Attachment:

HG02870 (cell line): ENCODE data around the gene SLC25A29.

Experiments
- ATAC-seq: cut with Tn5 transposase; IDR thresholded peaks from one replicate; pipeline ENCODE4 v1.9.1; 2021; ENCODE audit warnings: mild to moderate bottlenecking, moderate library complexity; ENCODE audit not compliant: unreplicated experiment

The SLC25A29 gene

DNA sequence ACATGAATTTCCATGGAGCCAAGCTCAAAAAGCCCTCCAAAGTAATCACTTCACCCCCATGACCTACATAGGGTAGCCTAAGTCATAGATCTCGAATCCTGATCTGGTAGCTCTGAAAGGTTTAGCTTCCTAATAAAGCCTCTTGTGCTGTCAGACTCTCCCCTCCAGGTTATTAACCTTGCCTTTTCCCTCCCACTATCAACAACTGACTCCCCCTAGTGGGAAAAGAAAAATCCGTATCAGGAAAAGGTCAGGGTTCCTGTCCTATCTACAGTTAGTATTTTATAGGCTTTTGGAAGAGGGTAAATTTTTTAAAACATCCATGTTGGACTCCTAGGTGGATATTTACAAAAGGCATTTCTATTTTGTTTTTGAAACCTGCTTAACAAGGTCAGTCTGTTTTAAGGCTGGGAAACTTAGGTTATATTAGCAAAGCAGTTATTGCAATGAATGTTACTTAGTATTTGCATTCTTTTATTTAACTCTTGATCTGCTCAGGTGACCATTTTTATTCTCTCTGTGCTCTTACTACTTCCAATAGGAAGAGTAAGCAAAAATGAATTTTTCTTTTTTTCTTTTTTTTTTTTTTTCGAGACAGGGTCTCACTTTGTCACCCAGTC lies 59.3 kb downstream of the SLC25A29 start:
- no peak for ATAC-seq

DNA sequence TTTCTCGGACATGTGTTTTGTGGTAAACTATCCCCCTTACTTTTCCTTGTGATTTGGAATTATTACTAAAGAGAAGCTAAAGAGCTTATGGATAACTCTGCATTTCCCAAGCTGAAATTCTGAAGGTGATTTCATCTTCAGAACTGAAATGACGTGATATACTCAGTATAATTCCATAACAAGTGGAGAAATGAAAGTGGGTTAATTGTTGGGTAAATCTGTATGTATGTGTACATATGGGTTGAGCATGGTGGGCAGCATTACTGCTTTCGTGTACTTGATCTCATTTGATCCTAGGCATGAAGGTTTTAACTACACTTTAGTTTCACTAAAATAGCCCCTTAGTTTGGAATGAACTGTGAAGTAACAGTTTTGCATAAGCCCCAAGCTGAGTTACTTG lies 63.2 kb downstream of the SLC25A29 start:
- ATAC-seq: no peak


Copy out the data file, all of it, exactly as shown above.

HG02870 (cell line): ENCODE data around the gene SLC25A29.

Experiments
- ATAC-seq: cut with Tn5 transposase; IDR thresholded peaks from one replicate; pipeline ENCODE4 v1.9.1; 2021; ENCODE audit warnings: mild to moderate bottlenecking, moderate library complexity; ENCODE audit not compliant: unreplicated experiment

The SLC25A29 gene

DNA sequence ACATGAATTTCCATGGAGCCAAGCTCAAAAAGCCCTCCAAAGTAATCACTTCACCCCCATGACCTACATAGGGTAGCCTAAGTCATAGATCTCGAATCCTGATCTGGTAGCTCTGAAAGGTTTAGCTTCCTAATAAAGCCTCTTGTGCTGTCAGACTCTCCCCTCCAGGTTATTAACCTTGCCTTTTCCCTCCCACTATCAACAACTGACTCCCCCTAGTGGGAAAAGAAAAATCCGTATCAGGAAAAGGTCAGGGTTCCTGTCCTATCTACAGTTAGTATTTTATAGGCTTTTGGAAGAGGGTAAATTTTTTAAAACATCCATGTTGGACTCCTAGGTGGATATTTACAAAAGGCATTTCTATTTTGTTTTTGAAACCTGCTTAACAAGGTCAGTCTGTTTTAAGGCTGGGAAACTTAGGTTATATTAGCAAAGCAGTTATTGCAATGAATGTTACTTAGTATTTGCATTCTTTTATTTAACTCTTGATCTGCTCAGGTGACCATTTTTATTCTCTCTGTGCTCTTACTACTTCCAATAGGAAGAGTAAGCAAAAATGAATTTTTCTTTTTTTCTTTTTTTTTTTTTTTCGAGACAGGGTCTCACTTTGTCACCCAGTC lies 59.3 kb downstream of the SLC25A29 start:
- no peak for ATAC-seq

DNA sequence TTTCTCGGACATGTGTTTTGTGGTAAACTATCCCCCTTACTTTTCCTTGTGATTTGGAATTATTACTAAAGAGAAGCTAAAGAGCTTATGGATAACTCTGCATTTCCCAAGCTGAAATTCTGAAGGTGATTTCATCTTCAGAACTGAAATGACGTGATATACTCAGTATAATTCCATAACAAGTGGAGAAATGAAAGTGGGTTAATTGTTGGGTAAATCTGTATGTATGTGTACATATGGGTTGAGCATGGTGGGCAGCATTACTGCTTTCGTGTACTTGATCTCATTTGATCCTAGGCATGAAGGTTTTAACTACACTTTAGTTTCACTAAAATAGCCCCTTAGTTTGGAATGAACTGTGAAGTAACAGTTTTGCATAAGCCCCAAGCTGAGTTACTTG lies 63.2 kb downstream of the SLC25A29 start:
- ATAC-seq: no peak